White House Opens Pacific Coast to Commercial-Scale Wind Farm Development
The Biden administration is opening up the northern and central coasts of California to the first commercial scale offshore wind farm projects in the region.
The first location, called the Morro Bay 399 Area, is roughly 400 square miles off California’s central coast region, and the administration believes it will support as much as three gigawatts of offshore wind development.
The Interior Department is also advancing the Humboldt Call Area, about 30 nautical miles west of Humboldt Bay, as a potential wind energy site located off northern California.
These initial areas for offshore wind development in the Pacific Ocean could bring up to 4.6 GW of clean energy to the grid, enough to power 1.6 million American homes.
As part of the agreement, the Department of the Interior’s Bureau of Ocean Energy Management plans to offer a lease sale as early as 2022.
Tuesday’s announcement follows the administration’s approval of the first major offshore wind project in U.S waters advancing the construction and operation of the Vineyard Wind project in Massachusetts.
During a conference call with reporters Tuesday afternoon, Interior Secretary Deb Haaland said the announcement reflected months of “active engagement and dedication between partners who are committed to advancing a clean energy future.”
“The offshore wind industry has the potential to create tens of thousands of good-paying union jobs across the nation, while combating the negative effects of climate change,” she said, predicting the build out of the two sites will pay benefits, in terms of job creation and a greener economy, for years to come.
Calif. Gov. Gavin Newsom, who was also on the call, said developing offshore wind energy off the Pacific coast “could be a game changer to achieving California’s clean energy goals and addressing climate change — all while bolstering the economy and creating new jobs.”
“This announcement, which could provide clean power for up to 1.6 million homes over the next decade, represents the innovative approach we need for a clean energy economy that protects the coasts, fisheries, marine life, and tribal, and cultural resources we value so much as Californians,” he said.
The future projects also have something of a “moonshot” quality about them as they’ll require the United States to take the lead in offshore wind energy technology.
That’s because the outer continental shelf falls away much more quickly into much deeper waters in the Pacific than it does in the Atlantic Ocean.
As a result, the project developers will rely on new floating offshore wind technology to bring the wind farms to fruition.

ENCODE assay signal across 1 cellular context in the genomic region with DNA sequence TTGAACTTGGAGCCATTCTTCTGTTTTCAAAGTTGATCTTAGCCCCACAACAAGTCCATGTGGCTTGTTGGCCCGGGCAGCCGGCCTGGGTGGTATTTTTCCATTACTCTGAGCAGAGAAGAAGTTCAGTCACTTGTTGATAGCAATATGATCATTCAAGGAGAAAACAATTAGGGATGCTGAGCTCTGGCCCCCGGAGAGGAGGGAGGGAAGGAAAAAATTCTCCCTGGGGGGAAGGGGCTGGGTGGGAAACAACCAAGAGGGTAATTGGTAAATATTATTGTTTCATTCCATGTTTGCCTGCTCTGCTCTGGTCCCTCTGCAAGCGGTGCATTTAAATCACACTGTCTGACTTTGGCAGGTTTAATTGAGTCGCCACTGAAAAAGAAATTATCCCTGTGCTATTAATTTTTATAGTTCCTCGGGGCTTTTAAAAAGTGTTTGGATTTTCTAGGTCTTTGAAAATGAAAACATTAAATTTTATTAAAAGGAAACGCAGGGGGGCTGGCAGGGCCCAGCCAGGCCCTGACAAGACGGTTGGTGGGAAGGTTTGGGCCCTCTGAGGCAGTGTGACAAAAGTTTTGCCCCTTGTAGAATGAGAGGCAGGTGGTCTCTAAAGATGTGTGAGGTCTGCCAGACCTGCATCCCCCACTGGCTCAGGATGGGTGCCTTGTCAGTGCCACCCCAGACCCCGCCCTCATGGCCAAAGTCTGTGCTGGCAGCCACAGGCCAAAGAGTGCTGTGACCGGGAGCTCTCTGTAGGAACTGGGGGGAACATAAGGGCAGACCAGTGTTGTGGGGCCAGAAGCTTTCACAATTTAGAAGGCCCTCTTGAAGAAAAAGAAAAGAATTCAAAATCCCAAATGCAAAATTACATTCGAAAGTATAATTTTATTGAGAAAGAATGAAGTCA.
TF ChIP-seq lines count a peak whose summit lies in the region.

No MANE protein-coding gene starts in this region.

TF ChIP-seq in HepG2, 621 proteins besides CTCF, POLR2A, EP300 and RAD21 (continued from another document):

To date, the Energy Department, through its Office of Energy Efficiency and Renewable Energy and ARPA-E have invested more than $100 million in researching, developing, and demonstrating the floating wind energy technology.
National Climate Advisor Gina McCarthy said the effort demonstrates a “whole of government approach to fulfilling President Biden’s goal of deploying 30 gigawatts of offshore wind by 2030.”
“It shows the U.S. can smartly develop our nation’s world-class offshore wind energy resources, deploy new technologies that our government has helped to advance, and create thousands of good-paying, union jobs – all in the service of combating the climate crisis,” she said.
Critical to the venture was the role played by the Defense Department, which engages in significant testing, training and operations off the California coast that are essential to national security
Both it and the Interior Department have agreed to work closely together to ensure the long-term protection of military testing, training and operations, while also advancing new domestic clean energy resources.
“Tackling the climate crisis is a national security imperative and the Defense Department is proud to have played a role in this important effort,” said Under Secretary of Defense for Policy Dr. Colin Kahl.
“The Defense Department is committed to working across the U.S. government to find solutions that support renewable energy in a manner compatible with essential military operations,” Kahl said. “Throughout this effort, the Defense Department has worked tirelessly with the White House, the Department of the Interior, and the State of California to find solutions that enable offshore wind development while ensuring long-term protection for testing, training, and operations critical to our military readiness.”
“I believe that a clean energy future is within our grasp in the United States, but it will take all of us and the best available science to make it happen,” Haaland said. “America can be a leader in developing a robust and sustainable clean energy economy. And we can do it while lifting up communities everywhere with good paying jobs. “
Next up for the government partners is a virtual meeting scheduled for June 24, with the California Intergovernmental Renewable Energy Task Force.
Haaland said the group will discuss the areas about to be opened to future leasing and the leasing project itself going forward. Following the task force meeting, the areas can be finalized and undergo environmental analysis.
“We’re very excited about the possibilities that could result from this collaboration,” Haaland said.
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